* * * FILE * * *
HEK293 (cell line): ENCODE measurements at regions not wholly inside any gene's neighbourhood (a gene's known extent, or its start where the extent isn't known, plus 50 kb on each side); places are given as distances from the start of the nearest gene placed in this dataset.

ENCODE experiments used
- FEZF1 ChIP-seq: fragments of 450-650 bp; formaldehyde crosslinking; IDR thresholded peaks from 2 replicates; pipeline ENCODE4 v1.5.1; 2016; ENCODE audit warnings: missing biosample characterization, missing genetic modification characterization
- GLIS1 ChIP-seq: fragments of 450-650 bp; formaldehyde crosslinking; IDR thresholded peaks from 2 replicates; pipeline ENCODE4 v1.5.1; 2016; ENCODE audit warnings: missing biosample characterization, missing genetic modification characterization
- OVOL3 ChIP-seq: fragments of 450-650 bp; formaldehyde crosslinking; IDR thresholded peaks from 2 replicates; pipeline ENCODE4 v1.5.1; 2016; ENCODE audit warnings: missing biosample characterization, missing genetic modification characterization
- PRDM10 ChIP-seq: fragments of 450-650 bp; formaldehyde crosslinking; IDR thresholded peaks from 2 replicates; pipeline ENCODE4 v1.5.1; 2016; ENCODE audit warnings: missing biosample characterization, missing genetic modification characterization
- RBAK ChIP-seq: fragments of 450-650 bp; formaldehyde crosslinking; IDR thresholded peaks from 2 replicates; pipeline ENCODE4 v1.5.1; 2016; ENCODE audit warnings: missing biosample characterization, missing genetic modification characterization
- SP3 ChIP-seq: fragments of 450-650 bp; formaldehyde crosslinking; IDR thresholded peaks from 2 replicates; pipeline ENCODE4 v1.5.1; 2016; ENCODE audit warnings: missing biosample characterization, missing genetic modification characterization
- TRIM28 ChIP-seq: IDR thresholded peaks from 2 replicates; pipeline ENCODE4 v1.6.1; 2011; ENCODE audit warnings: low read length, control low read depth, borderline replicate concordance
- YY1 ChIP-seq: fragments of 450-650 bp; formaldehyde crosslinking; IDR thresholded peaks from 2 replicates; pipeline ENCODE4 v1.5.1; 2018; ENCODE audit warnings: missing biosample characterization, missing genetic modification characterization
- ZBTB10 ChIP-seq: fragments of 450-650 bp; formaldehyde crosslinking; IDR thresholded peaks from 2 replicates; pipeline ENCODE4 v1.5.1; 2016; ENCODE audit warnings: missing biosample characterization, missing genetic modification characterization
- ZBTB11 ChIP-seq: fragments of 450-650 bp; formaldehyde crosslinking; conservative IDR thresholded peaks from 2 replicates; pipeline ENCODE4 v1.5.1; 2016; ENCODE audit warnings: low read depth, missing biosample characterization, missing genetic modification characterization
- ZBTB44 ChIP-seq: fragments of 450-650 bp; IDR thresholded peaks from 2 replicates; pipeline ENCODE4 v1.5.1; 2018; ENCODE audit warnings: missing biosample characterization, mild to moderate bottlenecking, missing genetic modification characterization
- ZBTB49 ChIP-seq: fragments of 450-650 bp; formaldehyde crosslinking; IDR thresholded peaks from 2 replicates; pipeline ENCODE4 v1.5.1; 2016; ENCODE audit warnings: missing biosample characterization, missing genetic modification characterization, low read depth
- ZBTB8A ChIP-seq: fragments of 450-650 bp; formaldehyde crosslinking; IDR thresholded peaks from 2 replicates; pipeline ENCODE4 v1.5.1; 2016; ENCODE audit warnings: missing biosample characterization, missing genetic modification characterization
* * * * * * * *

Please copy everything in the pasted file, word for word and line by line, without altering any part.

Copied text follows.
HEK293 (cell line): ENCODE measurements at regions not wholly inside any gene's neighbourhood (a gene's known extent, or its start where the extent isn't known, plus 50 kb on each side); places are given as distances from the start of the nearest gene placed in this dataset.

ENCODE experiments used
- FEZF1 ChIP-seq: fragments of 450-650 bp; formaldehyde crosslinking; IDR thresholded peaks from 2 replicates; pipeline ENCODE4 v1.5.1; 2016; ENCODE audit warnings: missing biosample characterization, missing genetic modification characterization
- GLIS1 ChIP-seq: fragments of 450-650 bp; formaldehyde crosslinking; IDR thresholded peaks from 2 replicates; pipeline ENCODE4 v1.5.1; 2016; ENCODE audit warnings: missing biosample characterization, missing genetic modification characterization
- OVOL3 ChIP-seq: fragments of 450-650 bp; formaldehyde crosslinking; IDR thresholded peaks from 2 replicates; pipeline ENCODE4 v1.5.1; 2016; ENCODE audit warnings: missing biosample characterization, missing genetic modification characterization
- PRDM10 ChIP-seq: fragments of 450-650 bp; formaldehyde crosslinking; IDR thresholded peaks from 2 replicates; pipeline ENCODE4 v1.5.1; 2016; ENCODE audit warnings: missing biosample characterization, missing genetic modification characterization
- RBAK ChIP-seq: fragments of 450-650 bp; formaldehyde crosslinking; IDR thresholded peaks from 2 replicates; pipeline ENCODE4 v1.5.1; 2016; ENCODE audit warnings: missing biosample characterization, missing genetic modification characterization
- SP3 ChIP-seq: fragments of 450-650 bp; formaldehyde crosslinking; IDR thresholded peaks from 2 replicates; pipeline ENCODE4 v1.5.1; 2016; ENCODE audit warnings: missing biosample characterization, missing genetic modification characterization
- TRIM28 ChIP-seq: IDR thresholded peaks from 2 replicates; pipeline ENCODE4 v1.6.1; 2011; ENCODE audit warnings: low read length, control low read depth, borderline replicate concordance
- YY1 ChIP-seq: fragments of 450-650 bp; formaldehyde crosslinking; IDR thresholded peaks from 2 replicates; pipeline ENCODE4 v1.5.1; 2018; ENCODE audit warnings: missing biosample characterization, missing genetic modification characterization
- ZBTB10 ChIP-seq: fragments of 450-650 bp; formaldehyde crosslinking; IDR thresholded peaks from 2 replicates; pipeline ENCODE4 v1.5.1; 2016; ENCODE audit warnings: missing biosample characterization, missing genetic modification characterization
- ZBTB11 ChIP-seq: fragments of 450-650 bp; formaldehyde crosslinking; conservative IDR thresholded peaks from 2 replicates; pipeline ENCODE4 v1.5.1; 2016; ENCODE audit warnings: low read depth, missing biosample characterization, missing genetic modification characterization
- ZBTB44 ChIP-seq: fragments of 450-650 bp; IDR thresholded peaks from 2 replicates; pipeline ENCODE4 v1.5.1; 2018; ENCODE audit warnings: missing biosample characterization, mild to moderate bottlenecking, missing genetic modification characterization
- ZBTB49 ChIP-seq: fragments of 450-650 bp; formaldehyde crosslinking; IDR thresholded peaks from 2 replicates; pipeline ENCODE4 v1.5.1; 2016; ENCODE audit warnings: missing biosample characterization, missing genetic modification characterization, low read depth
- ZBTB8A ChIP-seq: fragments of 450-650 bp; formaldehyde crosslinking; IDR thresholded peaks from 2 replicates; pipeline ENCODE4 v1.5.1; 2016; ENCODE audit warnings: missing biosample characterization, missing genetic modification characterization